Monday, 19 September 2011

Mathematical biology. Pattern formation.

Today we actually consider the types of patterns we can produce. This is a subject dear to my heart as my area of research is in pattern formation and in particular I have recently published a paper discussing the patterning found on stingrays.

The patterns found on the stingays can be produced through using a mathematical model called the BVAM equations. The BVAM system is quite a simple set of equations but they are able to lead to extremely complex behaviour and demonstrate numerous different types of patterns. For instance, not only are they are they able to give spots like those on the stingrays:

but, with minor alterations, they are also able to produce striped patterns that look like certain types of catfish.
These patterns are created through visualising the solutions that can be created through using so called "reaction-diffusion" equations. Normally, the mathematical models describe the dynamics of two chemical species that react with each other and diffuse through the domain, hence the name. By seeding a random initial state (seen at the very start of the videos) we can evolve reaction-diffusion systems through time and these simulations calculates the distribution of the chemical species throughout space, over time.

Of course the output of these systems is simply just a set of numbers which give the value of  concentration at each point in space and time. But, by associating a colour with various levels of concentrations, we are able to produce the fantastically colourful videos above. This idea of associating numbers with colours is illustrated in the videos, as on the right you see a colour bar which tells you the value of the system based on the colour. Negative numbers are nearer the blue end of the spectrum, whilst positive numbers are nearer the red. Thus, what you are seeing in both of these simulations is the response of one chemical population reacting with a complementary species and diffusing through the domain.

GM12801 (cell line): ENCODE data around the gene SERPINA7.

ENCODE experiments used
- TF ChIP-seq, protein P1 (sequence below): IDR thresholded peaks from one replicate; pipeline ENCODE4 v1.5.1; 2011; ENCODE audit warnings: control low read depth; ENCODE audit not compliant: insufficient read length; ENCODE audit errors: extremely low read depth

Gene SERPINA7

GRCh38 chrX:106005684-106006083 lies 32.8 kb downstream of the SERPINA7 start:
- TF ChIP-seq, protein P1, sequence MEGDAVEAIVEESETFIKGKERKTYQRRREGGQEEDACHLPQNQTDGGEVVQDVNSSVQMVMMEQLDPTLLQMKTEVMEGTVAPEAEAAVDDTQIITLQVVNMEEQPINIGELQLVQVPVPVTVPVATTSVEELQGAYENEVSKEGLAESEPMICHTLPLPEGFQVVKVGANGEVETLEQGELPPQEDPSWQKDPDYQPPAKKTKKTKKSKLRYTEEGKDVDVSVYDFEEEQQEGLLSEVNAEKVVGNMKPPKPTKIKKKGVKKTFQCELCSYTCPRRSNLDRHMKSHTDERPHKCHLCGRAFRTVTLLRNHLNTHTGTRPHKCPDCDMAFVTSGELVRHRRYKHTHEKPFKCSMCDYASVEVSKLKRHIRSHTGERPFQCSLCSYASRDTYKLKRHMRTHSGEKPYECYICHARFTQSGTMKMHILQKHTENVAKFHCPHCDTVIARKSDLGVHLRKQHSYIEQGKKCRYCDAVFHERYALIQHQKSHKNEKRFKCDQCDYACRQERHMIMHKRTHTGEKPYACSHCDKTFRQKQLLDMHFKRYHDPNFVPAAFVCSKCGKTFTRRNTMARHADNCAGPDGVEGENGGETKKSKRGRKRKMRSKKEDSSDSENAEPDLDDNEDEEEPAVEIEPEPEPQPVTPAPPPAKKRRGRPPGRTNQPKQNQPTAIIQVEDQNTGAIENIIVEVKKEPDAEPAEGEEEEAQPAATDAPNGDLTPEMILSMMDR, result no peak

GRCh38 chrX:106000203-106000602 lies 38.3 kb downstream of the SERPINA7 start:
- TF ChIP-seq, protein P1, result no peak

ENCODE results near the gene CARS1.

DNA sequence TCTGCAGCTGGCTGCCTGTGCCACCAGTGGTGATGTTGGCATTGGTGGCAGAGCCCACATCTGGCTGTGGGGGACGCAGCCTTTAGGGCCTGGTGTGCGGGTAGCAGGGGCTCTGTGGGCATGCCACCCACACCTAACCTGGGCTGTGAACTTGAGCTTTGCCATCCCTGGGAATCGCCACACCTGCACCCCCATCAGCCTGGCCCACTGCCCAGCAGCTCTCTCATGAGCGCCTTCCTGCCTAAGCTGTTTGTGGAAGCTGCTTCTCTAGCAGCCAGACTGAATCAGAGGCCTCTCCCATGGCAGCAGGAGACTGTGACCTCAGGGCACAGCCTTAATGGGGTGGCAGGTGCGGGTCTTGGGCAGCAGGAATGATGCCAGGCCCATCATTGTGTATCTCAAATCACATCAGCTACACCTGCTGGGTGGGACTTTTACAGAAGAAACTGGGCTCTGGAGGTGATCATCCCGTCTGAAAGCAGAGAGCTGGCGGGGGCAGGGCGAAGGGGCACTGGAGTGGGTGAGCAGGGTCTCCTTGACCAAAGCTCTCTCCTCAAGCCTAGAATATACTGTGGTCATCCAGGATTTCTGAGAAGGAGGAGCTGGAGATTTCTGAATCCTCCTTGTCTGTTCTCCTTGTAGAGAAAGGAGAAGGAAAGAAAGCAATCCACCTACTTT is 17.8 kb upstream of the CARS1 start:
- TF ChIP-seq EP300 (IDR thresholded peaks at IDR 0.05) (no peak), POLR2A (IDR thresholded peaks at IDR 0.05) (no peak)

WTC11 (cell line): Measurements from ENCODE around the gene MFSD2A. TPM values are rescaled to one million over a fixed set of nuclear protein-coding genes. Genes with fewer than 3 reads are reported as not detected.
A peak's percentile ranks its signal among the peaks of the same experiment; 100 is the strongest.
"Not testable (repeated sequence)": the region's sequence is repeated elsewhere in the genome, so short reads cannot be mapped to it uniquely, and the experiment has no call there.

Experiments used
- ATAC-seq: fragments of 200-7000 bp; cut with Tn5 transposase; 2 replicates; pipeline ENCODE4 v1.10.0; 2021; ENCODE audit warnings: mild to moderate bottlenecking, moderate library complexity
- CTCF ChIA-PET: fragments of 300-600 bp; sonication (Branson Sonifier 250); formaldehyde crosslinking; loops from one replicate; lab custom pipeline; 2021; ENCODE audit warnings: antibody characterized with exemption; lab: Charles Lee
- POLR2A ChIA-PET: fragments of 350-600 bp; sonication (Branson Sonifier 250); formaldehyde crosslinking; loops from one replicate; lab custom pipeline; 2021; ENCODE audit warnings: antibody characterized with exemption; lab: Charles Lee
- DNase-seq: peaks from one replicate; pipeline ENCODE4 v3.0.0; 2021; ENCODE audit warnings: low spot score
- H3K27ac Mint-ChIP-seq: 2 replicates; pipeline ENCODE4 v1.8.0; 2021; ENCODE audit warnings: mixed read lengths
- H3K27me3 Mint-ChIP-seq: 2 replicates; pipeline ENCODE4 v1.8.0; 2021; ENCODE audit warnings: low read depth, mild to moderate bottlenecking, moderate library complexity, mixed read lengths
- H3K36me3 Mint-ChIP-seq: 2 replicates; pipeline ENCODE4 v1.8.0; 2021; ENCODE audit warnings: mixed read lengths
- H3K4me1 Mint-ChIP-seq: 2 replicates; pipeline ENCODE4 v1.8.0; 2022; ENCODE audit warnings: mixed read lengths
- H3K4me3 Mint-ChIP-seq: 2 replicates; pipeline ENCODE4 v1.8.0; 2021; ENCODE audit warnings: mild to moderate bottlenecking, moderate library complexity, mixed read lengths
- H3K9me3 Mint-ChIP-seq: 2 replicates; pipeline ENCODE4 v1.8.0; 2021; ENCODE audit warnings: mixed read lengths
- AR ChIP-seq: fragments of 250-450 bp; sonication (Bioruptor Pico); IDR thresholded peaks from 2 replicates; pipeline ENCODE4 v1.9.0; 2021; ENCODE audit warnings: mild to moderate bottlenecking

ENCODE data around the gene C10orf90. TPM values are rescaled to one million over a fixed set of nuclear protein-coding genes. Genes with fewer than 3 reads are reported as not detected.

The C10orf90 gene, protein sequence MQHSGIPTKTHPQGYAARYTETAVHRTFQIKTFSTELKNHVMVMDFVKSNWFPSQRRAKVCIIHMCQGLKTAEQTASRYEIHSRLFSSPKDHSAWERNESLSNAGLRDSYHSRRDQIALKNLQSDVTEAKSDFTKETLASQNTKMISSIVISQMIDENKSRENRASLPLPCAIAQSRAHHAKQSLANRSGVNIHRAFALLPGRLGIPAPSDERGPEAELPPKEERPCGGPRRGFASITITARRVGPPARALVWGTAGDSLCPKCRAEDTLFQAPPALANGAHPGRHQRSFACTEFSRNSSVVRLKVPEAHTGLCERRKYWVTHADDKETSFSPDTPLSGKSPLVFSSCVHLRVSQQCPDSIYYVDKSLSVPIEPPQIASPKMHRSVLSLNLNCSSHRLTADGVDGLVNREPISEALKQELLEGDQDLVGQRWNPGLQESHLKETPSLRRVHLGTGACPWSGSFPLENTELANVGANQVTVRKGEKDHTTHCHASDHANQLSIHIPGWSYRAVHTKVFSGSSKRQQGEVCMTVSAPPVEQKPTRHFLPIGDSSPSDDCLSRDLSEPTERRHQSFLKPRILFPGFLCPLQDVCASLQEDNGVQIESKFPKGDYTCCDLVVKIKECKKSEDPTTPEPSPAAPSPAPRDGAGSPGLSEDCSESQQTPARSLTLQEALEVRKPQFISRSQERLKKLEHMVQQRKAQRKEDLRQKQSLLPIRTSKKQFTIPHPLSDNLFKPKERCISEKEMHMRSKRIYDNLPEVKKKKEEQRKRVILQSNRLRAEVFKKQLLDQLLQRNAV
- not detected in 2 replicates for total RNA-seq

A mathematical solution is one thing but a physical experiment is quite another. As I have mentioned before, one of the key criticisms behind using this mathematical theory in biology is that we lack any definite evidence that morphogens can produce Turing patterns and other spatial complexity like that seen in the simulations above.

However, chemistry is there to save the day! Below is a demonstration of the Belousov-Zhabotinsky (BZ) reaction. Amazingly, it can show numerous different types of dynamics, all of which can be described through reaction-diffusion models.

The footage firstly demonstrates the colour oscillations that are hallmarks of such reactions. The footage then moves on to show the spatial patterns that the BZ reactions create. These phenomena are so peculiar that when they were first discovered by Boris Belousov in the 1950s no one believed his results and his findings were rejected by the chemistry community. This left him a broken man causing him to leave science.

Much like Turing he was a man ahead of his time. So much so that we are only really beginning to fully appreciate the importance of his work.

Next week, I bring morphogenesis month to a close as I demonstrate how to simulate mathematical patterns for yourself.



BZ reactions footage:

To read more about the work on stingrays I direct you to the University of Oxford's science blog,


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  2. Nice post, I came to know about such a interesting topic after reading this post so I liked it very much. Keep sharing for math and biology students.